Moving Toward a Multi-Channel World

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Things are changing and they're changing fast. Technology is making it possible for you and your competition to reach your target audience quickly, economically and efficiently. There's no subtle way to put it anymore: If you're not there, you're going to lose ground. And it's not only the big guys who are making a difference, it's the little guys, too. Right now, it's eat or be eaten.


Being there represents different things to different companies. Being there means the integration of e-commerce into your marketing communication channels. While this article talks to catalogers, we know that other marketers - whether they are general, direct or retail - are looking with the same concentration at the distribution channels open to them.


Factors for consideration: There are three critical factors that help with the decision of which channels to use to contact prospects and customers and how aggressively to use them. They include a company's size, its product offering and customer base.


Product offering should be a primary indicator for deciding which communication channels to use. Anyone who has a food, floral, book or business-to-business product should be committed to, or at least experimenting with, e-commerce. (For the purposes of this article, e-commerce refers to Web and e-mail.)


As would be expected, the biggest challenge comes from apparel companies that are marketing to mid-age and older customers. While teen and adolescent markets have shown a strong propensity to buy over the Web, the challenge comes from their parents and grandparents. In this case, there are a number of options to consider. They include using e-commerce to communicate with the existing audience to provide or collect information, looking at marketing to a younger audience through the Web and using existing core competencies.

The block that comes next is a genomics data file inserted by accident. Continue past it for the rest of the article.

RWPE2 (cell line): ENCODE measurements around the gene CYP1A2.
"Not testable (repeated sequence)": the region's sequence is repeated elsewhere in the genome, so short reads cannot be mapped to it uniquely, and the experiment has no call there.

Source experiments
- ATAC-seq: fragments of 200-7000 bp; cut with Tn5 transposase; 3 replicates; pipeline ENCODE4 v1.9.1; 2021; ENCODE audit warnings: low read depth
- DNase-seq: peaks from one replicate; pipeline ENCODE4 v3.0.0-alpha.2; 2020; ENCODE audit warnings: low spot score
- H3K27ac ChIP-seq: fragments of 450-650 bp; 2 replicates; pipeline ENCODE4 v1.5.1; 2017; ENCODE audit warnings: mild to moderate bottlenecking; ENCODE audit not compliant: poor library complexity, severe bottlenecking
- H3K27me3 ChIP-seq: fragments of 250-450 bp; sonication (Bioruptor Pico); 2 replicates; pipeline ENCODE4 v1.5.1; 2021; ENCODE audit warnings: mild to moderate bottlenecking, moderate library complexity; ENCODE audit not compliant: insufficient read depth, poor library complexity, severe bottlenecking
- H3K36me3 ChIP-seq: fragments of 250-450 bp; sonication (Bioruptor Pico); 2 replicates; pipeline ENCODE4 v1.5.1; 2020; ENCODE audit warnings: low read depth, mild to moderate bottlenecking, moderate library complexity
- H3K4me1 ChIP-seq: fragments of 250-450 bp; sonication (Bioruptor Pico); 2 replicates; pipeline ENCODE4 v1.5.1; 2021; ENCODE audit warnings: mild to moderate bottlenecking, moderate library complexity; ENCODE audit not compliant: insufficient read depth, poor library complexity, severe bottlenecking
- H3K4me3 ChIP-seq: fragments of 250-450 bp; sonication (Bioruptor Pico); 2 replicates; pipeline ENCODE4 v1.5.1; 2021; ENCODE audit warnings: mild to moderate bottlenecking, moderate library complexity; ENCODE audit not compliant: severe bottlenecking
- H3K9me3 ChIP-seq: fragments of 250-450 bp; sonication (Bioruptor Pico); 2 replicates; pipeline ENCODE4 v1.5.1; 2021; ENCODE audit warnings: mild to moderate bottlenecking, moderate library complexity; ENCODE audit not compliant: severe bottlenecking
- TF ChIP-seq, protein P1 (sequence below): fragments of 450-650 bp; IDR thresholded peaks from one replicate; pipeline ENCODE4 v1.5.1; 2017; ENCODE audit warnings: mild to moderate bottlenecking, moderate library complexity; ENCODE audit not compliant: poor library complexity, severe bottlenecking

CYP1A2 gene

The profile of your customer will drive your thinking of how and how quickly to be on the Web. Clearly, if your existing customer is hi-tech or a current Web shopper, setting up an e-commerce strategy should be a no-brainer: Do it, if you haven't done it.


If your customers are "walking the fence" regarding the Internet, chances are it won't be long before they're taking their first steps. And if you have another chance to communicate with them quickly and economically, you want to be there, ready for them.


The biggest challenge comes from the audience that is significantly resistant to Internet activity, because of their age, income or even mindset. (Let's face it, there are still people who don't know how to - and don't want to know how to - program their VCR.) In this case, the opportunity might come from another audience. The strategy might be to find a way of leveraging existing resources to sell the product to a different audience.


The size of your company might drive the decision of how aggressively and to what extent e-commerce is used. For large companies with good resources, there's almost no reason not to at least experiment with e-commerce. Here's why: Even in the worst-case scenario (when you think your product doesn't lend itself to the Web or your current target audience isn't on the Web), there may be opportunities to leverage existing resources to create a new business in an economical way.